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1913–1950; Edward H. Bouton, Frederick Law Olmsted Jr., and Edward L. Palmer. Bounded by University Pkwy., N. Charles St., York Rd., and Cold Spring Ln.
  • (Alexander Heilner)

Guilford was developed by a division of the Roland Park Company as Baltimore’s premier residential suburb, named for the country estate that preceded it. The comprehensively planned community encompassed a landscape plan developed by Olmsted Jr. to include winding streets, sidewalks, lush landscaping, three communal parks, and ten smaller private parks reached by rear gardens. Main thoroughfares run north and south, while secondary roadways curve to follow the site’s natural topography, a characteristic important to the Olmsted design philosophy. The plan likewise included such up-to-date infrastructure as sewage and water systems, gas lines, and buried electrical and telephone lines. The architectural tone of the neighborhood was set by Palmer, the company’s chief architect from 1907 to 1920, who designed early “show houses.” Palmer and Bouton traveled to Europe in 1911 to study the domestic architecture and gather ideas that would contribute to the character of the community, encompassing a variety of revival styles. Along with partner William D. Lamdin, Palmer designed over 150 such houses in Guilford, including examples of Italian Renaissance Revival (1914; 4014 Greenway), Jacobean Revival (1913; 4001 Greenway), Colonial Revival (1914; 4100 Greenway), Classical Revival (1914; 3701 Charles Street), English Arts and Crafts (1914; 3911 Juniper Street), and French Renaissance Revival (1916; 16 Charlcote Place) styles. Palmer also designed Tudor Revival houses (1913) on Bretton Place and Chancery Square along the community’s eastern border.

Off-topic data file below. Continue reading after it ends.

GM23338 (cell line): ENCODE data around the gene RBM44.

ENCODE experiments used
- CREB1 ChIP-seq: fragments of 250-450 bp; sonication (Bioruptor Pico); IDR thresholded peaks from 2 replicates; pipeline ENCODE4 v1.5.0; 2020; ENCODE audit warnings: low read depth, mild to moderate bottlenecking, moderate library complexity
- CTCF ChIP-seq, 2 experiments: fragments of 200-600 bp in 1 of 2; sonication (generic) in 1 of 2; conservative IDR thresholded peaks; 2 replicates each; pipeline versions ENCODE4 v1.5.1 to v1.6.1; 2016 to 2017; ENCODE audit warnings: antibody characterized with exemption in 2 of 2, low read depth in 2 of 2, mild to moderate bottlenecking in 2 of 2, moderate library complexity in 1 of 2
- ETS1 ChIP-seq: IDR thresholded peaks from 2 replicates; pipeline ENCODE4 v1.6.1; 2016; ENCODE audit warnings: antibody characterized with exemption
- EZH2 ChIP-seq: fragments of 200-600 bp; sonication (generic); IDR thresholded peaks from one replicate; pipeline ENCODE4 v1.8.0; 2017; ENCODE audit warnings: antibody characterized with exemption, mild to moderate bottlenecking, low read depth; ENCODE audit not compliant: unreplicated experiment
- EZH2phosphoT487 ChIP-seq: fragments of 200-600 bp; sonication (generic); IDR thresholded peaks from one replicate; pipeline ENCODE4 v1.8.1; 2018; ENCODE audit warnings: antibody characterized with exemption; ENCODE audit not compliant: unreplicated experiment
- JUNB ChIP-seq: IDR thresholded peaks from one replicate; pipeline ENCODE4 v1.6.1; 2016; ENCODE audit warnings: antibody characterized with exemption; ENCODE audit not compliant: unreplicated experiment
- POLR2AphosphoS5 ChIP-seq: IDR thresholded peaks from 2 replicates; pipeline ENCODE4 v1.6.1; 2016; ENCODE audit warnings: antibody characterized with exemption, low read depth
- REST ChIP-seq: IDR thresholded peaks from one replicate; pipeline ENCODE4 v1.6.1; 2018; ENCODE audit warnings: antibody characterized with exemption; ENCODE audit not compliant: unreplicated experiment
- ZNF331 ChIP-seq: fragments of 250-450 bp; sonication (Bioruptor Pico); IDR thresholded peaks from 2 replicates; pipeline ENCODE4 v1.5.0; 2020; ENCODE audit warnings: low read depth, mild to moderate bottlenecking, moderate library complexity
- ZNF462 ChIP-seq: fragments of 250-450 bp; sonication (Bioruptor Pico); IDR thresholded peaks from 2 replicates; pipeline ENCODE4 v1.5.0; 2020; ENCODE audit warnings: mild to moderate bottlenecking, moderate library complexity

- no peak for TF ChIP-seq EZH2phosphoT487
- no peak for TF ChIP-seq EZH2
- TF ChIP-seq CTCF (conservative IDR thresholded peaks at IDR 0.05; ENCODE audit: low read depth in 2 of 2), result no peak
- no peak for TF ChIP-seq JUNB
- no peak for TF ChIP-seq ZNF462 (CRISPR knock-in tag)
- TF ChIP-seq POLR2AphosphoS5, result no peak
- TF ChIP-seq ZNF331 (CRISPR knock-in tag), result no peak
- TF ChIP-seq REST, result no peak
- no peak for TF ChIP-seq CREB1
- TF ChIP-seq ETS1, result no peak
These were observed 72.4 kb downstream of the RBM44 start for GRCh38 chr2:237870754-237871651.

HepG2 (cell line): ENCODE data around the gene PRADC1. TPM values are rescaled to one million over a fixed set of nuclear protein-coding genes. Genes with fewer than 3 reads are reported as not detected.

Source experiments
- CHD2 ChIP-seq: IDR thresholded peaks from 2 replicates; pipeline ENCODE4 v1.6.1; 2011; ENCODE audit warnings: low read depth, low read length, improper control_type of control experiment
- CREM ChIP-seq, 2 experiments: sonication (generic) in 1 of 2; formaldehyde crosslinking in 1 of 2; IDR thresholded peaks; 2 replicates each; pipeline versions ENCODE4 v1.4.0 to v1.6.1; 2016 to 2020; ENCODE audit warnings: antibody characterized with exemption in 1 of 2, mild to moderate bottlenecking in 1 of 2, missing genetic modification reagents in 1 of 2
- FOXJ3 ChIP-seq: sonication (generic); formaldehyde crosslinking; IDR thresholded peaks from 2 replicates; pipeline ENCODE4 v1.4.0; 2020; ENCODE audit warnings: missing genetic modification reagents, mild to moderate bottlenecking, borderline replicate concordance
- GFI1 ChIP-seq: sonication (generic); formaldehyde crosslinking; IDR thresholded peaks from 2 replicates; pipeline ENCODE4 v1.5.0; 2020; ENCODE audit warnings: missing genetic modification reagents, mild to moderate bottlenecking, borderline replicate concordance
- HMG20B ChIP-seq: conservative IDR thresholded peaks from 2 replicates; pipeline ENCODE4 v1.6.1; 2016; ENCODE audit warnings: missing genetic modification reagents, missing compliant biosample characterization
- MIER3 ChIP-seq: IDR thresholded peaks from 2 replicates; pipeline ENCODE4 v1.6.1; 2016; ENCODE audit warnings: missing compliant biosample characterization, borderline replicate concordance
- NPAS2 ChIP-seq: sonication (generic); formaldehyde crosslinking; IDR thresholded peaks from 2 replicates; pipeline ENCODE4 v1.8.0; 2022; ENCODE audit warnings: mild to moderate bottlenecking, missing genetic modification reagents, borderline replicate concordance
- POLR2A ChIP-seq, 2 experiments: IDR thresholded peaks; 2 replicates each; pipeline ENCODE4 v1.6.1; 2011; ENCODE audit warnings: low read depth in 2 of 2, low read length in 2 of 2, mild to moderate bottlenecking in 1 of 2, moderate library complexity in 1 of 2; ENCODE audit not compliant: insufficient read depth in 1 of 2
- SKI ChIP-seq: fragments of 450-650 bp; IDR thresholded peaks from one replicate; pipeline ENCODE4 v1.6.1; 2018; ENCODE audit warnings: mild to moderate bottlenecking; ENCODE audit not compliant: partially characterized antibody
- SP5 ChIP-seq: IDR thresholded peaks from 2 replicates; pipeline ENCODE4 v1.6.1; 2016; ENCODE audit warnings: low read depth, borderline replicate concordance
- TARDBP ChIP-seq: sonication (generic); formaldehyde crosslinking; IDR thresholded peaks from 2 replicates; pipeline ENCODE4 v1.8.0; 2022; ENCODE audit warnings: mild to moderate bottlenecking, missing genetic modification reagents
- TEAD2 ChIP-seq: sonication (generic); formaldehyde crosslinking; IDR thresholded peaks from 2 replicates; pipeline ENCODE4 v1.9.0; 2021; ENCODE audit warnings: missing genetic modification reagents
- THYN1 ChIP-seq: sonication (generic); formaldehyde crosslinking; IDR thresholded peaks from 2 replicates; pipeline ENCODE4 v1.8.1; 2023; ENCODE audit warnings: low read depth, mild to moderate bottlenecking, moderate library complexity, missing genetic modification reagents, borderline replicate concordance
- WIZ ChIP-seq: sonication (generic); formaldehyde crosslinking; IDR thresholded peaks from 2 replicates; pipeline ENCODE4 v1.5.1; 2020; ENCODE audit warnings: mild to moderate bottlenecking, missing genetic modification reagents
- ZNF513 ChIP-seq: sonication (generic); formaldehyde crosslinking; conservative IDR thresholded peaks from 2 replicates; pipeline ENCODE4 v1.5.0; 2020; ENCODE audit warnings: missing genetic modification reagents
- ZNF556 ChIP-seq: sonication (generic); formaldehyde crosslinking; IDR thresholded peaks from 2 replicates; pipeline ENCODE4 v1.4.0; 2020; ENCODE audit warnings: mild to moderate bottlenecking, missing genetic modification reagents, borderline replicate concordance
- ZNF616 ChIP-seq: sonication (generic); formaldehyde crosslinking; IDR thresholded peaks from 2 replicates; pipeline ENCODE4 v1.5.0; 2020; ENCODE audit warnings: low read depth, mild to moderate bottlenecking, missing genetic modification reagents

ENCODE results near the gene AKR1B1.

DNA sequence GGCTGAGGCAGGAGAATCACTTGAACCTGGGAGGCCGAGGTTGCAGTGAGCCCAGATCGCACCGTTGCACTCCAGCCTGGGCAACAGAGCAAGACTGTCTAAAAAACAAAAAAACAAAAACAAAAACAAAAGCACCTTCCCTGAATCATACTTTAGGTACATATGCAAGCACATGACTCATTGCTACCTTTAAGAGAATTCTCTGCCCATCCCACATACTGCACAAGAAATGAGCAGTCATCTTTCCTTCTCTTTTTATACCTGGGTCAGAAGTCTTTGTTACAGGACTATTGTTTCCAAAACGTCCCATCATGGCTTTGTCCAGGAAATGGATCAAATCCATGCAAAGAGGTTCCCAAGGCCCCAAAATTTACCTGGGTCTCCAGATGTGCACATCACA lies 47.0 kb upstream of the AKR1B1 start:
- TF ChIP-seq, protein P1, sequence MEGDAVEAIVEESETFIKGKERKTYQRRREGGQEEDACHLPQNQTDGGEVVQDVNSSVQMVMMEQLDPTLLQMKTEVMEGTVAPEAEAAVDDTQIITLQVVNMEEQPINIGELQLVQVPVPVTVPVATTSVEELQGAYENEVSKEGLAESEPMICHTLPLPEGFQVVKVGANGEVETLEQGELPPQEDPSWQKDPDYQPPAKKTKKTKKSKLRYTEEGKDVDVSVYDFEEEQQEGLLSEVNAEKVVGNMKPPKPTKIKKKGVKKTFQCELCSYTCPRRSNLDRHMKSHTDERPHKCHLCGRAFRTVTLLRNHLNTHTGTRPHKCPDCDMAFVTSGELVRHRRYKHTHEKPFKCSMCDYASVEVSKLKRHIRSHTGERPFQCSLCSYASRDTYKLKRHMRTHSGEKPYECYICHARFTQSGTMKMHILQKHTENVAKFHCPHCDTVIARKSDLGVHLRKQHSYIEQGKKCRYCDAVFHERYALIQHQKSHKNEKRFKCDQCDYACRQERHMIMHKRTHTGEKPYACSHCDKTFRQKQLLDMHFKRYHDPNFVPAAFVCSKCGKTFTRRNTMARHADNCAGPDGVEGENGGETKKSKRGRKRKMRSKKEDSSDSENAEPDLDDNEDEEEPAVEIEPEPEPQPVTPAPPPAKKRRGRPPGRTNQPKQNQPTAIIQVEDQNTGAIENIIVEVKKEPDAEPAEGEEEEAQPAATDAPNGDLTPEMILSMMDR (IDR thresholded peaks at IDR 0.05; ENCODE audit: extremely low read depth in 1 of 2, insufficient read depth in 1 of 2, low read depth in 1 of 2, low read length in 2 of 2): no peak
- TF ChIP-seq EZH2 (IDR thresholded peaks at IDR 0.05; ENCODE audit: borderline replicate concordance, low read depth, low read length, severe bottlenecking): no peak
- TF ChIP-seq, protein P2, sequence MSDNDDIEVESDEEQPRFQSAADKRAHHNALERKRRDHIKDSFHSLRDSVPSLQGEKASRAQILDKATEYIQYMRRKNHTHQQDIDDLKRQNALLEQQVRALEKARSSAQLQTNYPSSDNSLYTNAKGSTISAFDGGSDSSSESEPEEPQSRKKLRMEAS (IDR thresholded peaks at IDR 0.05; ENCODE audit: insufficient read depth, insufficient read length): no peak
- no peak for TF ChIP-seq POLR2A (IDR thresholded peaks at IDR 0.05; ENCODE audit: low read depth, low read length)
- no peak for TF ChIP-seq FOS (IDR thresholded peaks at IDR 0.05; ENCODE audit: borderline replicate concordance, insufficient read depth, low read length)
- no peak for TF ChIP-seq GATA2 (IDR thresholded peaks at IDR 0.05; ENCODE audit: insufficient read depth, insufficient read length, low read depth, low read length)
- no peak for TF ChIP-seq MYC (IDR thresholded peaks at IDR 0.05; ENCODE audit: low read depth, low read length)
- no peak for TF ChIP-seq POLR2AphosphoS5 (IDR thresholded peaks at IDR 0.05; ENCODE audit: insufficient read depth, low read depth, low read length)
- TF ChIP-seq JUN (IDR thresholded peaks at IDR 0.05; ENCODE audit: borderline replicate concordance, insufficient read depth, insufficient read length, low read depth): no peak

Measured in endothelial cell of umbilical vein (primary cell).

Examples of other noted architects and their work include Laurence Hall Fowler (1914; 205 Wendover Road), Edward H. Glidden (1922; 8 Bishop’s Road), Mottu and White (1914; 4402 Greenway), Howard Sill (1927; 204 E. Highfield Road), Bayard Turnbull (1922; 4101 and 4105 Greenway), Guy Lowell (1922; 8 Charlcote Place), and John Russell Pope (1914; 15 Charlcote Place).

Writing Credits

Lisa Pfueller Davidson and Catherine C. Lavoie



  • 1913


What's Nearby


Lisa Pfueller Davidson and Catherine C. Lavoie, "GUILFORD", [Baltimore, Maryland], SAH Archipedia, eds. Gabrielle Esperdy and Karen Kingsley, Charlottesville: UVaP, 2012—,

Print Source

Buildings of Maryland, Lisa Pfueller Davidson and Catherine C. Lavoie. Charlottesville: University of Virginia Press, 2022, 220-220.

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